In parts of six seasons in San Francisco, Alou batted .260 in 1,048 at-bats and logged a .642 career OPS. He wasn’t bad; in fact, he hit .310 in 200 at-bats as a 22-year-old in 1961 and the next year he finished at .292 for a club that won the NL title and nearly beat the Yankees in the World Series. But that would be his last good year in San Francisco, and after hitting .231 in 1965, the Giants shipped him east for left-handed pitcher Joe Gibbon and catcher Ozzie Virgil.
Pirates manager Harry “The Hat” Walker, who knew a little bit about hitting, seemed happy to get Alou, whom he envisioned battling with holdover Manny Mota to fill Virdon’s old spot. “We need a leadoff man badly and Alou can be just the man we want,” Walker – himself a former NL batting champion — told Pittsburgh Press reporter Les Biederman. “He has good speed, is a good defensive outfielder and can handle a bat.”
Walker said that Alou should not be judged on his .231 batting average, saying that Candlestick Park “was the worst park for him with the high grass and the wind blowing in. Alou was a victim of the elements in San Francisco. With us, he can spray his hits for all fields.”
Walker proved to be prescient. Heeding his manager’s advice to radically alter his batting stance and his overall approach to hitting, Alou saw his career take off after coming to Pittsburgh.
Wielding a big bat – literally; it was reputed to weigh 38 ounces – and either chopping down on the ball to take advantage of his speed or spraying the ball all over the field, Alou took home the batting title in his very first season in Pittsburgh. In 535 at-bats, Alou collected 183 hits and finished with an average of .342 to edge teammate Mota by 10 points in the NL batting chase. Alou’s older brother, Felipe, incidentally finished third with a .327 mark.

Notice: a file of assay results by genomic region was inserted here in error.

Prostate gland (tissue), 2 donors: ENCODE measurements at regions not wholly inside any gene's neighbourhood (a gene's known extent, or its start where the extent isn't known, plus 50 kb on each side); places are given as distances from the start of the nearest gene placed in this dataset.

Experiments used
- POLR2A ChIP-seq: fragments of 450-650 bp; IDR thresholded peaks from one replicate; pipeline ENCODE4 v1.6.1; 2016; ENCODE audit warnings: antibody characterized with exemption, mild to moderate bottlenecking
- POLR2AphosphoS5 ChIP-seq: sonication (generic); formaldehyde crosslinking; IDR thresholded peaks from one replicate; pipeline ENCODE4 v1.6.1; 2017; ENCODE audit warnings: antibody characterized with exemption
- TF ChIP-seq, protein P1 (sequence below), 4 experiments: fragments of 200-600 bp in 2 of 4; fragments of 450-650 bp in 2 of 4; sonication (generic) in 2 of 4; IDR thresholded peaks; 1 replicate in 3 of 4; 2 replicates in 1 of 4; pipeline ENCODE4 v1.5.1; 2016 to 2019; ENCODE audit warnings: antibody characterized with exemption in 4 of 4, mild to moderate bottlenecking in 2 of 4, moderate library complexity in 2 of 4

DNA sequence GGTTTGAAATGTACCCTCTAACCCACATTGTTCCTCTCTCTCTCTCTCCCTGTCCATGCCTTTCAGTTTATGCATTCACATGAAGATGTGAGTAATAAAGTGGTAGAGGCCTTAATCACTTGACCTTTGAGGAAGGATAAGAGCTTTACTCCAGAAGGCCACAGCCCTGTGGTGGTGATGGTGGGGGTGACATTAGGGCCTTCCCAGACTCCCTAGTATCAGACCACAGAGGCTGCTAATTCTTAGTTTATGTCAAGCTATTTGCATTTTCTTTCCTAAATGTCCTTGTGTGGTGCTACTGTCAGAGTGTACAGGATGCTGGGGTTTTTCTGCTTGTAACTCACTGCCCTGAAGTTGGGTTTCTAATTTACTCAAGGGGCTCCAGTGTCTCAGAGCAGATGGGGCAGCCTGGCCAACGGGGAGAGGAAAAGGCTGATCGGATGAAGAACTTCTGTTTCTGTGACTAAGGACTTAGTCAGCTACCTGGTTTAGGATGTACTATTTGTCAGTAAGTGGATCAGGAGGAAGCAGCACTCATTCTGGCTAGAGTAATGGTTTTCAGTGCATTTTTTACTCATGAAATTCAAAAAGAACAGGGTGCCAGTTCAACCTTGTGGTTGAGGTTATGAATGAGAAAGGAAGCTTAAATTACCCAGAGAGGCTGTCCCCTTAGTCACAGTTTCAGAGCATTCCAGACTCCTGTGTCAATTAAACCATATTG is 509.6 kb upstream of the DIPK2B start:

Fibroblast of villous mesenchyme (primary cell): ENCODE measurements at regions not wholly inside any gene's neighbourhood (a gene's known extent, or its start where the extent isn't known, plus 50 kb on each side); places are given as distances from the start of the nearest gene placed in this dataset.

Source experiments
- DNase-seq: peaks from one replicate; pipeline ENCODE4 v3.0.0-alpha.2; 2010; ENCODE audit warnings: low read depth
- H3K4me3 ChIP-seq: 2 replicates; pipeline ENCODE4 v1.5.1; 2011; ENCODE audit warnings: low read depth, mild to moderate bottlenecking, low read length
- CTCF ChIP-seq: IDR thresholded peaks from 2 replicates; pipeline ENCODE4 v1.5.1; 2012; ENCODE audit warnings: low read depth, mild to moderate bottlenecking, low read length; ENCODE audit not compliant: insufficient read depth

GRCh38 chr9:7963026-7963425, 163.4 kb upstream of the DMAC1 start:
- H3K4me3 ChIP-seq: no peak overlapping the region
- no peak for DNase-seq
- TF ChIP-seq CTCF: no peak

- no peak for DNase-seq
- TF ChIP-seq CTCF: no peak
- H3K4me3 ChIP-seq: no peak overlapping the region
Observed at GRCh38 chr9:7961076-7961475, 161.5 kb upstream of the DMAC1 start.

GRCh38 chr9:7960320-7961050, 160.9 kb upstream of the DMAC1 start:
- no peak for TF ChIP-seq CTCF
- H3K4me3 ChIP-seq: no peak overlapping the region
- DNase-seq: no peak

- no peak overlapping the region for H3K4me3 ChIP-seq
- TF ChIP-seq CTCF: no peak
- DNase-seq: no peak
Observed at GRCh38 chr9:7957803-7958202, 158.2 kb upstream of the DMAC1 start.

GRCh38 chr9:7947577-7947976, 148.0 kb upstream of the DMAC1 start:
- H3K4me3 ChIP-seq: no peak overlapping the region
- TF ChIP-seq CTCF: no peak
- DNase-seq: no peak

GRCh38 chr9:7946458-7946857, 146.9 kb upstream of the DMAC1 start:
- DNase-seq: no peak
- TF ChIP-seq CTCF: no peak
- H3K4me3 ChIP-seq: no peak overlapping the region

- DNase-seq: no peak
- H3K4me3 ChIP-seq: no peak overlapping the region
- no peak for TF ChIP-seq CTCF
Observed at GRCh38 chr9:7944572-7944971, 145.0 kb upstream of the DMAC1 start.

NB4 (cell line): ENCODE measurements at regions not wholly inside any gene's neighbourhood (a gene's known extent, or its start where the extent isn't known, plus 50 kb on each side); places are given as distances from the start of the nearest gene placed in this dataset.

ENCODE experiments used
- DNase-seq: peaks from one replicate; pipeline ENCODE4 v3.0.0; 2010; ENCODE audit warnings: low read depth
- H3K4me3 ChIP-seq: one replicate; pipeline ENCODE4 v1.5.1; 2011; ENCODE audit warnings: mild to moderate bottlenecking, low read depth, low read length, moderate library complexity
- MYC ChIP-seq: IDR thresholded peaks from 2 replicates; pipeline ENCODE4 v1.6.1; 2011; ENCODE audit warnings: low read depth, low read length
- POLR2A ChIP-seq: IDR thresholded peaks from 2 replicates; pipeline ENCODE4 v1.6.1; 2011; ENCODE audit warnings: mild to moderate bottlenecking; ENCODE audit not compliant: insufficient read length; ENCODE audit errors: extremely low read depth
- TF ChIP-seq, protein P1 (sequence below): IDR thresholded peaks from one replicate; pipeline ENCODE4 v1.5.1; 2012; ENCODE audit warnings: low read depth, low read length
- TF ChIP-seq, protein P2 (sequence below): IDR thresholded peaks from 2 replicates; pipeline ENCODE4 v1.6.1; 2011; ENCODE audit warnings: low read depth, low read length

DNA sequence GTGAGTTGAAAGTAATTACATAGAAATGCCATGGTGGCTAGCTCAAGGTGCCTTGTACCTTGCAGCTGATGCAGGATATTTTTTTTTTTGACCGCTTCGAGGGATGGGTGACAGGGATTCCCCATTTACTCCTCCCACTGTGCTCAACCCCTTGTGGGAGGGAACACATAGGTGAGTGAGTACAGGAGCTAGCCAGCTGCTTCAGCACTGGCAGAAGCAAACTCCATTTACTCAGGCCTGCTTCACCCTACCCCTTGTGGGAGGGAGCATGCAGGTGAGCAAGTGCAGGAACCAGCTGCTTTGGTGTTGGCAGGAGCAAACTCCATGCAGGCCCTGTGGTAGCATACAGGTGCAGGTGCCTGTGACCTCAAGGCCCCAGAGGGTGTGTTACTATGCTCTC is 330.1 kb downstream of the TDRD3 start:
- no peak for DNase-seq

Alou was no one-hit wonder, either. In his first four seasons with the Pirates, Alou batted at least .331, and in his final season in Pittsburgh he finished at .297 with 201 hits. In 1968, the so-called Year of the Pitcher, Alou hit .332 and in 1969, he hit .331 with a league-leading 231 hits and an NL-best 41 doubles. That would be his last go-round with the Bucs, though, as they dealt him to St. Louis that offseason in a deal that brought Nellie Briles and Vic Davalillo – two key members of the 1971 World Series championship team.
Alou’s big league career continued for four more years, and he hit everywhere he went until his final campaign in 1974. Playing for the Cardinals, Oakland, the Yankees and St. Louis again, Alou put together seasons of .315, .307, .295, .296 and .273 before dropping off to .198 in 81 at-bats with the Padres in 1974. For his 15-year career, Alou finished with a batting average of .307 and 1,777 hits. He had no power numbers and his OPS was nothing to write home about. But he made a lot of contact – walking just 311 times and striking out 377 times in his 5,787 at-bats.
Not everyone was enamored of Alou’s approach. As Mike DiGiovanna reported in the Los Angeles Times after Alou’s death in November of 2011, Hall of Fame pitcher Steve Carlton called Alou “the worst .300 hitter I’ve ever seen” and added that Ted Williams once told The Sporting News that Alou “violates every hitting principle I ever taught.”
Perhaps, but he was a fun guy to watch swing the bat – and an easy guy to pull for.